Development of a discourse community : the Scottish constitutional debate 1967-1979
Stewart, C. J. A. (Craig J. A.)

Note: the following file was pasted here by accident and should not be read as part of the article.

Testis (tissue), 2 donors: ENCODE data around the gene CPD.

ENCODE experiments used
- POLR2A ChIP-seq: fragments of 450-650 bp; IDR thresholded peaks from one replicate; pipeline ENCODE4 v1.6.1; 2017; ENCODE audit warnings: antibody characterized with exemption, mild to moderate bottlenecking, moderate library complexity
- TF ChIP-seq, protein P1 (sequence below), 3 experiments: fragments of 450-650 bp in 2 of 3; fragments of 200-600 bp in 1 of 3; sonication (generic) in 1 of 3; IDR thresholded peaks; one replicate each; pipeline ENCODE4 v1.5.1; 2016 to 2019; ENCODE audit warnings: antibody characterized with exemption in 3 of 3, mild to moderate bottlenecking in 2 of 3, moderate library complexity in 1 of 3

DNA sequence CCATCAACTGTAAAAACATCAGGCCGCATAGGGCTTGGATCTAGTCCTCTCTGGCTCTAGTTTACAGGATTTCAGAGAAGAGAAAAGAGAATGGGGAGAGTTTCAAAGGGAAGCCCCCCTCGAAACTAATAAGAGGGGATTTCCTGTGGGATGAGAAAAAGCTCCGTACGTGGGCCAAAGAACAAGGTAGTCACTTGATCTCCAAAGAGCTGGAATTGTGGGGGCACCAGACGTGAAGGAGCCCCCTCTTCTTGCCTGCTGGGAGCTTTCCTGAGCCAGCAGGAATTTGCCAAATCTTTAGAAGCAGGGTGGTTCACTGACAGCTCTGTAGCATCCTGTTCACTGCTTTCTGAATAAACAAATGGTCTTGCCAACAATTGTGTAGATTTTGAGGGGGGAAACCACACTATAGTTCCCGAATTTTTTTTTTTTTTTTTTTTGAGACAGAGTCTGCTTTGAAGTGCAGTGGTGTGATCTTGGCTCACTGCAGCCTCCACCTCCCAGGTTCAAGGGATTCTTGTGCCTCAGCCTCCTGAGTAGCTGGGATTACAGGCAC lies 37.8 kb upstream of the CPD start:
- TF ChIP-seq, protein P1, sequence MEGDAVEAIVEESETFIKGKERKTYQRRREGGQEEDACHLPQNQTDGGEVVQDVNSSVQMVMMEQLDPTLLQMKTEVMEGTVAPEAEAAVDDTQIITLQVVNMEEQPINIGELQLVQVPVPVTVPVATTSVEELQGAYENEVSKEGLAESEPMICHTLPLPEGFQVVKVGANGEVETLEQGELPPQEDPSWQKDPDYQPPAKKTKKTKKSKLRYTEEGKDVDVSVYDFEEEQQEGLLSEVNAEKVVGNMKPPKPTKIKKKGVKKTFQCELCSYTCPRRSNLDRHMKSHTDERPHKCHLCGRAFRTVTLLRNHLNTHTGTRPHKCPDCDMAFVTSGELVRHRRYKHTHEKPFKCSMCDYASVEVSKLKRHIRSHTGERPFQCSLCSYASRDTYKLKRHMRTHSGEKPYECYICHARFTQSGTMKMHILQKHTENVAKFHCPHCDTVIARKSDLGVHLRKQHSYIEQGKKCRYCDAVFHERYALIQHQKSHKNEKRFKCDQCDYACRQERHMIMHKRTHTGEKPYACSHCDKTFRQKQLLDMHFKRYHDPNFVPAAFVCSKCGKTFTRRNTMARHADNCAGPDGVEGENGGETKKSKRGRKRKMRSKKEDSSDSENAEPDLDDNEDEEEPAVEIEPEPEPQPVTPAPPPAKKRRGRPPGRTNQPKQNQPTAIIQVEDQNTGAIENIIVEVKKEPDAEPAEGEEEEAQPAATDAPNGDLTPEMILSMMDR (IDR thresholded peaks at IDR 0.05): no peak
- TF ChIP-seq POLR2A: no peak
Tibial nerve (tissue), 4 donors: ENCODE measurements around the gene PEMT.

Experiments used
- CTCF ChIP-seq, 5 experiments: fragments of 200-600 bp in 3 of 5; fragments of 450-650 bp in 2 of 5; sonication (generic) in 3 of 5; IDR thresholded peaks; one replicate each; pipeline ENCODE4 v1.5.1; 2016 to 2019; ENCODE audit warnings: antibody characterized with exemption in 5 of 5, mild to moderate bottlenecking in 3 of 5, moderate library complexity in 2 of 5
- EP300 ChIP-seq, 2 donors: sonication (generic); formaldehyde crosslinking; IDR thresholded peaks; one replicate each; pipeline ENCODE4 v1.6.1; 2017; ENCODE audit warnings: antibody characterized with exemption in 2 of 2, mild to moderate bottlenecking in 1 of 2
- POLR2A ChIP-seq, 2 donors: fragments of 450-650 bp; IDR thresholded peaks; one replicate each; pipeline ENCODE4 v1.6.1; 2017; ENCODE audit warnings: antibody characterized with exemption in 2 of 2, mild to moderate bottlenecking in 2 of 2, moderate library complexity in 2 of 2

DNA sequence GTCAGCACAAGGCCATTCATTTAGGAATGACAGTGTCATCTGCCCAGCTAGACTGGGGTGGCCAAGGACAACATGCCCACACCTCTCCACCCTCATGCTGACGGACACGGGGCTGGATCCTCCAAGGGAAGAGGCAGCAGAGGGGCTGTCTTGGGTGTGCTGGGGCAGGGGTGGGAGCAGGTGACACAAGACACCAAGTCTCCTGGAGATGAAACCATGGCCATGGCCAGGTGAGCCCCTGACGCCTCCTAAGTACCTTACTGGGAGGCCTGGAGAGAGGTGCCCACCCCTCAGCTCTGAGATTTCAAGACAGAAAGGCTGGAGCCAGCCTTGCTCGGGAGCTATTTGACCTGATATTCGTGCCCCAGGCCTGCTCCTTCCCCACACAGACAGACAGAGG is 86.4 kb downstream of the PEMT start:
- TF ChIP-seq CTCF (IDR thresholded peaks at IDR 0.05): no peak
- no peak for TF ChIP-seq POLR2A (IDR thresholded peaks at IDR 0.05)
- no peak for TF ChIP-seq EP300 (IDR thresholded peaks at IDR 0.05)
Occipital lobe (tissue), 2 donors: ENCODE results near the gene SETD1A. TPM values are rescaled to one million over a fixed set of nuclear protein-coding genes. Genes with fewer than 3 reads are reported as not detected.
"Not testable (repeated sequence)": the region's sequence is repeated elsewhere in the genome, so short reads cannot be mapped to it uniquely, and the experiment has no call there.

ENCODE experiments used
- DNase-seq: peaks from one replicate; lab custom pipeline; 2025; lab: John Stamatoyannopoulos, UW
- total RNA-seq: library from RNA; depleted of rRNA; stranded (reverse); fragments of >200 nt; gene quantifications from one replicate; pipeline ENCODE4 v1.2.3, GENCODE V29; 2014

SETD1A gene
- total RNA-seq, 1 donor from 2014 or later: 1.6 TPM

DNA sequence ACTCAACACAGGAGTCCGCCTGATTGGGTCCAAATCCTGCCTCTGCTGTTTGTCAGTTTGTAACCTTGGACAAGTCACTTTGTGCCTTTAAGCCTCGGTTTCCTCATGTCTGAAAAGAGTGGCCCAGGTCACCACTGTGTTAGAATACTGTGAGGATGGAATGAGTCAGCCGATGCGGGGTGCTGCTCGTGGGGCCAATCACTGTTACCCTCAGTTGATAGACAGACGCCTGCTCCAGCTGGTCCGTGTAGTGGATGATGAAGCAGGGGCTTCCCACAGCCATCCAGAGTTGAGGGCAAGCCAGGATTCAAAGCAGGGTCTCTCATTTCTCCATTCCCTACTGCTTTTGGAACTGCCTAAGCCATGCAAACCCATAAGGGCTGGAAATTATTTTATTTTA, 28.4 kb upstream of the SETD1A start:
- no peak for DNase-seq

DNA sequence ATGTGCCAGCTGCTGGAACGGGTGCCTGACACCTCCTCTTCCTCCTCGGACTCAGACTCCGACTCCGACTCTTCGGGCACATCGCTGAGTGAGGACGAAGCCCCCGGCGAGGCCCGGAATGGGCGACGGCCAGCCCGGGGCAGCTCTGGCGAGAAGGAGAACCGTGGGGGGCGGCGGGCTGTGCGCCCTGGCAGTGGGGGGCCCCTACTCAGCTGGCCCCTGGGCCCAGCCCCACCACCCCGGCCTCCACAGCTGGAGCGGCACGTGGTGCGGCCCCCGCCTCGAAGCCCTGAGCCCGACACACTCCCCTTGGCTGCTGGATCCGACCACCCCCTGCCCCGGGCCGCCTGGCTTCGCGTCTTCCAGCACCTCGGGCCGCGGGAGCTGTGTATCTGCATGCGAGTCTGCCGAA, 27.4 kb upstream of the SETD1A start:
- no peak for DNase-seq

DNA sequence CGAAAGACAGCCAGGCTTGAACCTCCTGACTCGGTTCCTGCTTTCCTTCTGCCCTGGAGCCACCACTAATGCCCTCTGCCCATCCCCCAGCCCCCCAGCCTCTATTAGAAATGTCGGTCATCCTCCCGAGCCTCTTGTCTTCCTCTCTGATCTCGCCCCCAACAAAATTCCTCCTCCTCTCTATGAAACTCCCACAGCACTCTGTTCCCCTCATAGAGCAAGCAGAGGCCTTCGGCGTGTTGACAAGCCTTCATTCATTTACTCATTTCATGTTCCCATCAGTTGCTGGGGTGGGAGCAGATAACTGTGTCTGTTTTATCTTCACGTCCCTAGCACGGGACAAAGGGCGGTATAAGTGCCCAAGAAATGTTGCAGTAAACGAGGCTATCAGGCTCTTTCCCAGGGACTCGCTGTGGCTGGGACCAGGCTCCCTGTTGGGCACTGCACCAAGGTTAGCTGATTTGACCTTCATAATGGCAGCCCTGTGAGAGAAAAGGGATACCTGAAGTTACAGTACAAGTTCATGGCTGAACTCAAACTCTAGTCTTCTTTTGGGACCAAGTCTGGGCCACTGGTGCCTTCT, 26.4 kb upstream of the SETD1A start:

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This thesis argues for an intellectual history approach to understanding the Scottish constitutional debate as a process of political and ideological change, with implications for understanding the ideological basis of current Scottish politics. It justifies and outlines a methodological approach based on the insights of Quentin Skinner and the 'Cambridge School' in the 'history of ideas'; utilises this methodology to provide an intellectual history of the Scottish constitutional debate from the Scottish National Party (SNP) victory in the 1967 Hamilton by-election to the devolution referendum of 1979; and outlines the implications of this approach for the historiography of the debate, our understanding of contemporary Scottish politics, and the development of a more historically sensitive political science. It theorises and develops a concept unique to this thesis, that of the 'discourse community', traces the substantive creation of the Scottish discourse community in the 1967-1979 period, and argues for the methodological usefulness of this concept in examining the debate as a process of intellectual/ideological change. Overall, the thesis argues that a Skinnerian intellectual history approach to the Scottish constitutional debate contributes to a fuller, more historically sensitive historiography of the period, challenging current historiographical understanding of the constitutional debate and of Scottish political development; delineates the development of a Scottish discourse community between 1967-1979; and has implications for our understanding of current Scottish politics, in particular highlighting that the conceptualisation of 'left wing' Scotland is an ideological construction and suggesting a more critical approach to such perceptions of, and contemporary claims for, a post-devolution 'new politics'.